Special Issue "Joyce, Animals and the Nonhuman"
A special issue of Humanities (ISSN 2076-0787).
Deadline for manuscript submissions: closed (1 June 2017).
Interests: modernism, literature and science and Irish Studies
This special issue on ‘Joyce, Animals and the Nonhuman’ is inspired by ecocritical approaches to Joyce, in particular in Eco-Joyce (Brazeau and Gladwin) and The Ecology of Finnegans Wake (Lacivita), which have recently generated interest in Joyce’s environmental imagination. The contributors explore connections between Joyce and animal studies and Joyce and the ‘nonhuman turn’. Although excellent critical work on Joyce and animals has certainly appeared in the past, with perennial interests being Tatters of ‘Proteus’, the Blooms’ cat, Garryowen of ‘Cyclops’, and, of course, cattle disease, this special issue is the first sustained publication on these topics.
The essays in this special issue use a range of methodologies, including theoretical, textual, genetic and historical approaches, while a nice balance is also struck across the volume between Joyce’s different works and how his approach to the animal changes over time. Indeed, looking for evidence of Joyce’s substantial engagement with animals seems, to a certain extent, to allow us to reshape our view of his oeuvre. We see the centrality of some of Joyce’s more critically neglected works. For example, Yoshimi Minamitani’s essay on Joyce’s ‘Force’ in terms of his portrayal of tusked animals in an imperial context. Similarly, both Minamitani and John Rickard also find Stephen Hero to be an important reference point for their arguments.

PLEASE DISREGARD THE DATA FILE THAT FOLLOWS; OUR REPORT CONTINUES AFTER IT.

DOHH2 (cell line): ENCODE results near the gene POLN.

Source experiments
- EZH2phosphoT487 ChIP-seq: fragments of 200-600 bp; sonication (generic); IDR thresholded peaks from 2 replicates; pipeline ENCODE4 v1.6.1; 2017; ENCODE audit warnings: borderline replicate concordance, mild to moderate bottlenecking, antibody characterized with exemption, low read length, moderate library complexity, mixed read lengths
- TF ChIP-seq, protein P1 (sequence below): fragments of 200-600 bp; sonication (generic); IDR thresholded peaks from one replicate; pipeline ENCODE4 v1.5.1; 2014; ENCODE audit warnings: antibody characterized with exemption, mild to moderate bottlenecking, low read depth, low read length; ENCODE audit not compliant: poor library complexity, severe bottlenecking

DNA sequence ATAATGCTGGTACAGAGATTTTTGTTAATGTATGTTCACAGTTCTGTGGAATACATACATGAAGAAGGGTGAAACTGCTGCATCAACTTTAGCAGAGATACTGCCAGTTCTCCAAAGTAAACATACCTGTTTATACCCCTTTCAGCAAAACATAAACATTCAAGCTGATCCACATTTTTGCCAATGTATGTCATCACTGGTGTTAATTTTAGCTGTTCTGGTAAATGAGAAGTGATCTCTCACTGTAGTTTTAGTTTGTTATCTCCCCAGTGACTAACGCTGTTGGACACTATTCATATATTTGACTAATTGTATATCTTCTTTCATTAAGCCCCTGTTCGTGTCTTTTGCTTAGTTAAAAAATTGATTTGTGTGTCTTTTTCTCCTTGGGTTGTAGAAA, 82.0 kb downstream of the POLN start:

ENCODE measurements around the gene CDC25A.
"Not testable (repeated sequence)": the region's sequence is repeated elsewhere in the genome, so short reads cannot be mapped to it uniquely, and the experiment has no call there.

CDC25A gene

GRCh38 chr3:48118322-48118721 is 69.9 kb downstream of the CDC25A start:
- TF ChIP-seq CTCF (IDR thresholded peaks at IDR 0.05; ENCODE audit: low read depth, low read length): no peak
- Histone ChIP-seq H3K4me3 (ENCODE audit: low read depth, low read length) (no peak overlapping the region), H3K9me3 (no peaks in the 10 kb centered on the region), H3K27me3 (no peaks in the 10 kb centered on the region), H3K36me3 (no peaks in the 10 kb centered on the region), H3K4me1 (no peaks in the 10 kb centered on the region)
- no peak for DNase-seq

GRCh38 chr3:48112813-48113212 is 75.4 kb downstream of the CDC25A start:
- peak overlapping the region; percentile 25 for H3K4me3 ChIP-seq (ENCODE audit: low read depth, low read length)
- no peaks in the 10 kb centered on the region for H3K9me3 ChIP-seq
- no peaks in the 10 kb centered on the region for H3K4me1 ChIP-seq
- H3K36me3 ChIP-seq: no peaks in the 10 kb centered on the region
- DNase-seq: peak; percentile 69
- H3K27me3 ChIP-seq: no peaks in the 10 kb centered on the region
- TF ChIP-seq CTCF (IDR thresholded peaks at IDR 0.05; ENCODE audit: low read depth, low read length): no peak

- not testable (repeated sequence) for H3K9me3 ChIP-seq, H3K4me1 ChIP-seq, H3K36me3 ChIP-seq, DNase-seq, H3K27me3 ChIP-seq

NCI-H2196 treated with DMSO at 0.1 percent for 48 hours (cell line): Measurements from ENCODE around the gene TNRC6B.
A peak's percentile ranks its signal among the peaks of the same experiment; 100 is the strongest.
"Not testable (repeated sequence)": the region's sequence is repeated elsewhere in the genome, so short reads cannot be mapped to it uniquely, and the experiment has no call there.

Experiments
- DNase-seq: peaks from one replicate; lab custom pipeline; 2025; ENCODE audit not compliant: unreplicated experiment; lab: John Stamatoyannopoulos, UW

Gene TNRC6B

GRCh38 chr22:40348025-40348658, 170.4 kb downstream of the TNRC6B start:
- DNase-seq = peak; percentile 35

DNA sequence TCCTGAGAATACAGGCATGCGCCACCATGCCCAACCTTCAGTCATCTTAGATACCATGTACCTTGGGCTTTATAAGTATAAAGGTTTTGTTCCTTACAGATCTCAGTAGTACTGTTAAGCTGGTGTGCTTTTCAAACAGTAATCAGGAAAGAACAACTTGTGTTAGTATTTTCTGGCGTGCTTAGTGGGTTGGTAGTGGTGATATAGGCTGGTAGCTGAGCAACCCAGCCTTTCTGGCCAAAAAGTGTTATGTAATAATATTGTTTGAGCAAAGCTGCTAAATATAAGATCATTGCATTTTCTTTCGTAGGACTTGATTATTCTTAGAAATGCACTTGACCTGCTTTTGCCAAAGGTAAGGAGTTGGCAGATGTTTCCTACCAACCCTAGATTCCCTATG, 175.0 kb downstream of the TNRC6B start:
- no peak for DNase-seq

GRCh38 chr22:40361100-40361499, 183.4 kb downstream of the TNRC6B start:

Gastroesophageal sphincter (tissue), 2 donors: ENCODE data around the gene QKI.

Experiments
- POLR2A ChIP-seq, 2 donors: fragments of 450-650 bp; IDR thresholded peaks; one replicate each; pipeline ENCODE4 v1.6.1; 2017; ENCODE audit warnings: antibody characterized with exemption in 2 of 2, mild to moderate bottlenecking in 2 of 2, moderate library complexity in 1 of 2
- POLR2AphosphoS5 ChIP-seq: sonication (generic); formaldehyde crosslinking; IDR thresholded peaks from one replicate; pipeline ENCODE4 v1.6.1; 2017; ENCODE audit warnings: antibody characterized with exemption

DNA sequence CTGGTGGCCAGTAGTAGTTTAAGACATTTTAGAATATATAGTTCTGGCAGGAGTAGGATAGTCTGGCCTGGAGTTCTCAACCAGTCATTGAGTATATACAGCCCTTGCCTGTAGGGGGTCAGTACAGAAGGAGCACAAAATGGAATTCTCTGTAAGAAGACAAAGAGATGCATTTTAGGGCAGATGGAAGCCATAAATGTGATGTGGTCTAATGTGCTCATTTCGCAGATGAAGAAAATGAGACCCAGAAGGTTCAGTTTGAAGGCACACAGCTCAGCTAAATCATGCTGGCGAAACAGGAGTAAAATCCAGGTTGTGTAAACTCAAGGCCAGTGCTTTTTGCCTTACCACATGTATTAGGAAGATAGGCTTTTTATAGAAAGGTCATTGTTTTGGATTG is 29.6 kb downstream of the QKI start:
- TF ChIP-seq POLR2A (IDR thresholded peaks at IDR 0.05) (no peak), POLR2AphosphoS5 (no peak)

At the same time, the special issue also works to re-envision the place of animals within the works of Joyce’s central achievement, in Portrait, Ulysses and Finnegans Wake. Authors such as consider why nonhuman rights and representations have been overlooked, even in, as Peter Adkins notes, critical works that are substantially about Joyce’s attitudes to politics and ethics. Indeed, the special issue asserts connections between human and animal rights. The role of gender and sexuality in relation to animals and the nonhuman are therefore represented by excellent, determined critical work in pieces by Rickard, Laura Lovejoy, Ronan Crowley and Christin Mulligan. Minamitani, Adkins and Caitlin McIntyre also persuasively assert the importance of placing the animal and the nonhuman within a postcolonial context, while Margot Norris examines how the representation of animals might alter the narrative form of a Joycean text.
Within and outside a rights-based ethical framework, debates about phenomenology and the Joycean text also prove their usefulness several times across the special issue, especially in relation to the nonhuman. In the special issue, brilliant essays by Rasheed Tazudeen, David Ayers, Hunter Dukes and Ruben Borg consider the nonhuman turn in Joyce’s work, via noise/music, theology, signatures, and the earth respectively. Indeed, even essays primarily about animal life, such as Rachel Murray’s ‘Beelines’ article, can offer frequent unexpected connections to the nonhuman and to technology – in Murray’s case, her interest in radio technology and the hum of the bee shows how Joyce makes us ‘become alert to the resonances of nonhuman life’. It seems clear that there is a great need for further work on Joyce and the nonhuman turn.
The diversity and originality of the critical work published here is hard to capture. But we are proud to offer an open access space for sustained consideration of how Joyce represents the animal and the nonhuman throughout his works, and we hope to lay the ground for further future work. Thanks are due to the contributors, to a host of a dedicated and collegial peer reviewers within the Joyce community and the animal studies field, to Humanities for hosting our work.
Dr. Katherine Ebury
Manuscript Submission Information
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- James Joyce
- Irish Studies
- animal studies
- nonhuman turn